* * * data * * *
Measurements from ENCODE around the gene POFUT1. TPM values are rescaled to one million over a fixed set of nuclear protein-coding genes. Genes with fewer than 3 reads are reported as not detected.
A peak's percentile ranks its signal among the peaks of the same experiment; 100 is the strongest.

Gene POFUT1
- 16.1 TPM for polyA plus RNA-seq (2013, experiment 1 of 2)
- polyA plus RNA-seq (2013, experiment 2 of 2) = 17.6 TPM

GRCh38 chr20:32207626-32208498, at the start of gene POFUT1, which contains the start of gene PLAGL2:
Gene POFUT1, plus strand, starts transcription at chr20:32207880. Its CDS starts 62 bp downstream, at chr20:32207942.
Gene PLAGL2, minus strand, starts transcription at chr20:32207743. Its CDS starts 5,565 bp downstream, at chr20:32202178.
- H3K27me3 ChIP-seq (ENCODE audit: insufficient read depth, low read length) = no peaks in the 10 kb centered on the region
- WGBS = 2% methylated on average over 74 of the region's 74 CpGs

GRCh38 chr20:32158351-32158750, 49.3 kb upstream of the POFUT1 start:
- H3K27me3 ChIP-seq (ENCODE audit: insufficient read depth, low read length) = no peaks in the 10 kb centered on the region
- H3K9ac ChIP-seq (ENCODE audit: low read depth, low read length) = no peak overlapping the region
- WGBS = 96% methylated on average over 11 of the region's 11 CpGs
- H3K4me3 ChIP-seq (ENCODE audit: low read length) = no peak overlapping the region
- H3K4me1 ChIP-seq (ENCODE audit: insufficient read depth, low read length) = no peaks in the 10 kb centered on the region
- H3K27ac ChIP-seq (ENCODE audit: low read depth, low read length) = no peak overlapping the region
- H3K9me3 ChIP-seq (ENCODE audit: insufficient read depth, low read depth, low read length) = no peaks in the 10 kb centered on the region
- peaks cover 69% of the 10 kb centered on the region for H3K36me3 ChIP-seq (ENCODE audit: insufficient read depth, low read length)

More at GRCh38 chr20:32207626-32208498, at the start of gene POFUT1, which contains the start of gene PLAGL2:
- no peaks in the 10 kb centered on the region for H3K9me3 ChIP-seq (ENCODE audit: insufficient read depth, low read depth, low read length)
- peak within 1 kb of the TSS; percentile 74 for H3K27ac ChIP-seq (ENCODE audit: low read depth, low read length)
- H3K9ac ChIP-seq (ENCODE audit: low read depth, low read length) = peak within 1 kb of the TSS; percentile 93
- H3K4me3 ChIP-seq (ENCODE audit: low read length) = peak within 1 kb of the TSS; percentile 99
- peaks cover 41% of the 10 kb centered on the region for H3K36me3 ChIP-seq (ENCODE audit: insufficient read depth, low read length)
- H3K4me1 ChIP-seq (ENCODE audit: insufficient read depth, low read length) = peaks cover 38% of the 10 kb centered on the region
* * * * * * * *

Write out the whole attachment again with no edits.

Measurements from ENCODE around the gene POFUT1. TPM values are rescaled to one million over a fixed set of nuclear protein-coding genes. Genes with fewer than 3 reads are reported as not detected.
A peak's percentile ranks its signal among the peaks of the same experiment; 100 is the strongest.

Gene POFUT1
- 16.1 TPM for polyA plus RNA-seq (2013, experiment 1 of 2)
- polyA plus RNA-seq (2013, experiment 2 of 2) = 17.6 TPM

GRCh38 chr20:32207626-32208498, at the start of gene POFUT1, which contains the start of gene PLAGL2:
Gene POFUT1, plus strand, starts transcription at chr20:32207880. Its CDS starts 62 bp downstream, at chr20:32207942.
Gene PLAGL2, minus strand, starts transcription at chr20:32207743. Its CDS starts 5,565 bp downstream, at chr20:32202178.
- H3K27me3 ChIP-seq (ENCODE audit: insufficient read depth, low read length) = no peaks in the 10 kb centered on the region
- WGBS = 2% methylated on average over 74 of the region's 74 CpGs

GRCh38 chr20:32158351-32158750, 49.3 kb upstream of the POFUT1 start:
- H3K27me3 ChIP-seq (ENCODE audit: insufficient read depth, low read length) = no peaks in the 10 kb centered on the region
- H3K9ac ChIP-seq (ENCODE audit: low read depth, low read length) = no peak overlapping the region
- WGBS = 96% methylated on average over 11 of the region's 11 CpGs
- H3K4me3 ChIP-seq (ENCODE audit: low read length) = no peak overlapping the region
- H3K4me1 ChIP-seq (ENCODE audit: insufficient read depth, low read length) = no peaks in the 10 kb centered on the region
- H3K27ac ChIP-seq (ENCODE audit: low read depth, low read length) = no peak overlapping the region
- H3K9me3 ChIP-seq (ENCODE audit: insufficient read depth, low read depth, low read length) = no peaks in the 10 kb centered on the region
- peaks cover 69% of the 10 kb centered on the region for H3K36me3 ChIP-seq (ENCODE audit: insufficient read depth, low read length)

More at GRCh38 chr20:32207626-32208498, at the start of gene POFUT1, which contains the start of gene PLAGL2:
- no peaks in the 10 kb centered on the region for H3K9me3 ChIP-seq (ENCODE audit: insufficient read depth, low read depth, low read length)
- peak within 1 kb of the TSS; percentile 74 for H3K27ac ChIP-seq (ENCODE audit: low read depth, low read length)
- H3K9ac ChIP-seq (ENCODE audit: low read depth, low read length) = peak within 1 kb of the TSS; percentile 93
- H3K4me3 ChIP-seq (ENCODE audit: low read length) = peak within 1 kb of the TSS; percentile 99
- peaks cover 41% of the 10 kb centered on the region for H3K36me3 ChIP-seq (ENCODE audit: insufficient read depth, low read length)
- H3K4me1 ChIP-seq (ENCODE audit: insufficient read depth, low read length) = peaks cover 38% of the 10 kb centered on the region